By Richard Dowden
November 22, 2013 (Rainbow Ethiopia)) — When you say to people in Britain: “I’ve just been in Ethiopia”, they give you a look which says: “Poor you. Was it too terrible to talk about?”
That is the trouble with the modern media. Faraway places of which we know little are only shown to us when something bad happens. In the case of Ethiopia, the 1984 famine and subsequent hungers have fixed its image in the global mind. It is as if the image of the collapsing Twin Towers in 2001 typified America. But of course we have other, more positive, images of America but none of Ethiopia. So I tell them: “Ethiopia? It’s great. It’s Booming!” Read more…
With 1,000 Ethiopian laborers being sent home daily from Saudi Arabia, the opposition party is channeling popular outrage
By Will Davison, Correspondent
November 21, 2013, ADDIS ABABA, ETHIOPIA (Christian Science Monitor) — Ethiopia is a definite success story in expert opinion about post-cold war Africa. The civil strife that wreaked havoc and made headlines in the 1980s has disappeared. Investments in roads, health, education, and water have improved the daily life of millions.
Yet Ethiopia’s ruling coalition seems intent on maintaining a tight grip on power until its project to transform Africa’s second-most populous nation into a middle-income country is complete.
That authoritarian control makes any opposition difficult – though of late a group called the Blue Party, made up of young Ethiopians who describe themselves as progressive, have attempted to move, if not shake, the nation’s politics in ways not seen here for a decade or more. Read more…
Malkaa Guutuu | November 20, 2013
Now and then I check some of the Diaspora owned and operated Ethiopian websites. I happened to be browsing the Ethiopian Review the other day, when I came across an eye-catching headline — “Ethiopia’s Shrinking Prime Minister”. Citing its sources, the online magazine declares, “The two TPLF factions are appearing to be close to resolving their differences and turning their attention to getting back the prime minister’s position from their puppet, Hailemariam Desalegn. ” It goes on describing the factions; who each faction was promoting; and, how they reached a compromise on a fellow named Tewodros Hagos. Everything the Tigray Peoples Liberation Front (TPLF) wanted you to know was communicated in the first paragraph. The rest of the article contains the obligatory bashing of Hailemariam Dessalegn as a puppet with no power whatsoever, and the usual condemnation of the TPLF and its bigwigs, particularly its recently deceased leader, Meles Zenawi, whom the online magazine colorfully described as Khat-addicted dictator. Read more…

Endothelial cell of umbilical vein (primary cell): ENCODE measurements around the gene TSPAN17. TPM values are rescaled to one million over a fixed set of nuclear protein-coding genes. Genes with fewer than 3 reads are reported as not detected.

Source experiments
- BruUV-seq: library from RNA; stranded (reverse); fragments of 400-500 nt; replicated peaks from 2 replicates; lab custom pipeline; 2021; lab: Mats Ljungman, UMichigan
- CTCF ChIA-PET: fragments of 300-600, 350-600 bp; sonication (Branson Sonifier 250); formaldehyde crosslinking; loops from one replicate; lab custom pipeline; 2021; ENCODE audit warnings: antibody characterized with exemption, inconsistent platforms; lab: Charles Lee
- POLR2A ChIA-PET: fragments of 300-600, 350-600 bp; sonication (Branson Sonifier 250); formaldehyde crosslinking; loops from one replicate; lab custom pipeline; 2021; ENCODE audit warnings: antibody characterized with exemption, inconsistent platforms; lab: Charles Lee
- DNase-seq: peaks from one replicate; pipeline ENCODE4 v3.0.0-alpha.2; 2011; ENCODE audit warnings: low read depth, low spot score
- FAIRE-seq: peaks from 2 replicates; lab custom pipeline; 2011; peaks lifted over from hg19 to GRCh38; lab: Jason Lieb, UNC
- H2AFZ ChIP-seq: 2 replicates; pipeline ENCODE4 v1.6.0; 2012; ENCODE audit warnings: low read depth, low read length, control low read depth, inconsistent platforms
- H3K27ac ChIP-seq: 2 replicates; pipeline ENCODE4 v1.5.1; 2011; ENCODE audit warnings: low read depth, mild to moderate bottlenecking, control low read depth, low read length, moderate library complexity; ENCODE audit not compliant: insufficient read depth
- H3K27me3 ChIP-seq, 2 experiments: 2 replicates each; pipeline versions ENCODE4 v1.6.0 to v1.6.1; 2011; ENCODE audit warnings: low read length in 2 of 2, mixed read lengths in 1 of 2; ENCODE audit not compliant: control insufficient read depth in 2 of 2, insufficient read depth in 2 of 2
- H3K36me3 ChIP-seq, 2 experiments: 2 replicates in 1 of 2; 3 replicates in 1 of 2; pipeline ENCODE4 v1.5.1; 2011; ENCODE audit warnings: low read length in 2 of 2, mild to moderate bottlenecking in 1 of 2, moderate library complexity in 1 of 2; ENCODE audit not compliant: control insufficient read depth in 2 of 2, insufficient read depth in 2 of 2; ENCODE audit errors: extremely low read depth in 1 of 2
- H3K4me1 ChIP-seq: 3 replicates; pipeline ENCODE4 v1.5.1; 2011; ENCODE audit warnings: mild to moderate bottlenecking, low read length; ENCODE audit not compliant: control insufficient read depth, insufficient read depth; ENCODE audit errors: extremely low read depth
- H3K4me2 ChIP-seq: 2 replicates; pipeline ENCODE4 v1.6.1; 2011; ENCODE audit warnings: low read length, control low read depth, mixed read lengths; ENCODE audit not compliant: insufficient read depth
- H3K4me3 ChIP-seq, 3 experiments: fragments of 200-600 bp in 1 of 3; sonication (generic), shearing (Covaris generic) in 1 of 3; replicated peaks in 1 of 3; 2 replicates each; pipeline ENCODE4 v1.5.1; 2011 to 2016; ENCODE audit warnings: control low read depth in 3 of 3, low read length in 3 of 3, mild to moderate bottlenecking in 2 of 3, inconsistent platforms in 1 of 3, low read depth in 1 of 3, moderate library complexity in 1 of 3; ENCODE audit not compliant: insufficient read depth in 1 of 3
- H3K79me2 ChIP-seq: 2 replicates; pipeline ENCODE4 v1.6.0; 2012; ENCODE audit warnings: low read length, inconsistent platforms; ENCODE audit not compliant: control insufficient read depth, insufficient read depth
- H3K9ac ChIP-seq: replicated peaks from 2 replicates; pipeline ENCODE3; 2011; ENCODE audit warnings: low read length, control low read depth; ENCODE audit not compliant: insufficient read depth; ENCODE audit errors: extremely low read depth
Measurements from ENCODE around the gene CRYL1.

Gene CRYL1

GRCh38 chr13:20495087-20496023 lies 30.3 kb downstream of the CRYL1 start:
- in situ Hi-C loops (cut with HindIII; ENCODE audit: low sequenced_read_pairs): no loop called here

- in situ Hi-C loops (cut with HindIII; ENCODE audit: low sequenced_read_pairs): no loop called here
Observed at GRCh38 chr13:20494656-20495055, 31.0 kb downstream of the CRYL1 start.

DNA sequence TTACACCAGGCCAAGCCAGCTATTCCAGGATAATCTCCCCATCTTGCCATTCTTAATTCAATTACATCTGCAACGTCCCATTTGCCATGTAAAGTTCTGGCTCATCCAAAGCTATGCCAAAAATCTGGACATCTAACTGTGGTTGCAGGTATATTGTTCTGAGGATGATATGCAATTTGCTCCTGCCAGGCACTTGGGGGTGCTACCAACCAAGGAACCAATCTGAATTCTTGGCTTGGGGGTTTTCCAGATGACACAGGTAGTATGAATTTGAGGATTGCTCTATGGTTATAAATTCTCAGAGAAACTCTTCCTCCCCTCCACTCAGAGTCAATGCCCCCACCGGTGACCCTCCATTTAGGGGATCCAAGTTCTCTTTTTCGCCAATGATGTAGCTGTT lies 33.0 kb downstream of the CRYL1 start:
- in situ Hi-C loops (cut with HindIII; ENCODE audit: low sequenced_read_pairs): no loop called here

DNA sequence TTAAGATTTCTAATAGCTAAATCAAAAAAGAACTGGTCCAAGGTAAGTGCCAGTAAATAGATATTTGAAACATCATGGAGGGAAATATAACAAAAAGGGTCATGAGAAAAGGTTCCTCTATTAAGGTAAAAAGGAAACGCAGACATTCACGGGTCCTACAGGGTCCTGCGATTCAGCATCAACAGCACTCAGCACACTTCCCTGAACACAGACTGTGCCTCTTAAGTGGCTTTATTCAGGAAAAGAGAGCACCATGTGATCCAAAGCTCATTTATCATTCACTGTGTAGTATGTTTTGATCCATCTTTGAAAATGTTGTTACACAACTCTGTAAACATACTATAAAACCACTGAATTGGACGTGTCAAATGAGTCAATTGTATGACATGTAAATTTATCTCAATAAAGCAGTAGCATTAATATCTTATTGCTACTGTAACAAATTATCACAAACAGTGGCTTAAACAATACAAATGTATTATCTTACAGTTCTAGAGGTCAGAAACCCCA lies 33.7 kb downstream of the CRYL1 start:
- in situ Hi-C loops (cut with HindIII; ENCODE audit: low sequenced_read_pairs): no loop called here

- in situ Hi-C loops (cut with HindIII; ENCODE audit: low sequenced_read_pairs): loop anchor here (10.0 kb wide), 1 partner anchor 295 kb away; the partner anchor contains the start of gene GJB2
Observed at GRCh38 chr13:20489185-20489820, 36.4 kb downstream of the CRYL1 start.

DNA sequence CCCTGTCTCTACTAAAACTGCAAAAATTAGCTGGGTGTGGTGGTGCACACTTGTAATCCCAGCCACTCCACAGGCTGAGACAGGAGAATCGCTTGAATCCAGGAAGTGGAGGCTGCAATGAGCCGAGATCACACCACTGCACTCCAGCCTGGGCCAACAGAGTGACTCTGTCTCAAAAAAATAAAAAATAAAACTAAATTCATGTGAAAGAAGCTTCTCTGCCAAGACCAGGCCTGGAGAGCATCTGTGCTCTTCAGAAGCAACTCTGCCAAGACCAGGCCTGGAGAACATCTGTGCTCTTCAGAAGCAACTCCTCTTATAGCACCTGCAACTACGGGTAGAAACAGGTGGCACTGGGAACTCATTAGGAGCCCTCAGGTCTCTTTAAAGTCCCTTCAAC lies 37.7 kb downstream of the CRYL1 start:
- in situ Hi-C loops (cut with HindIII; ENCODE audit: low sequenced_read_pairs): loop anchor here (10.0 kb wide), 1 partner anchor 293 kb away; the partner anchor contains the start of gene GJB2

Returning after clampdown, former migrants say they were beaten, robbed and jailed, and that they will never go back.November 17, 2013 (Aljazeera) — When Abdallah Awele moved to Saudi Arabia from Ethiopia last year, he thought he would land a good job and earn enough money to send home to his family.
But instead, Abdallah, 21, said he was beaten, robbed and jailed for living in the country illegally.
“I wanted a good salary and a good life, that’s why I crossed the border,” he said.
“When I was in Saudi Arabia, I was successful, I was saving a lot of money and I had nice things. But I lost all of it. Now I am home and I won’t go back there.”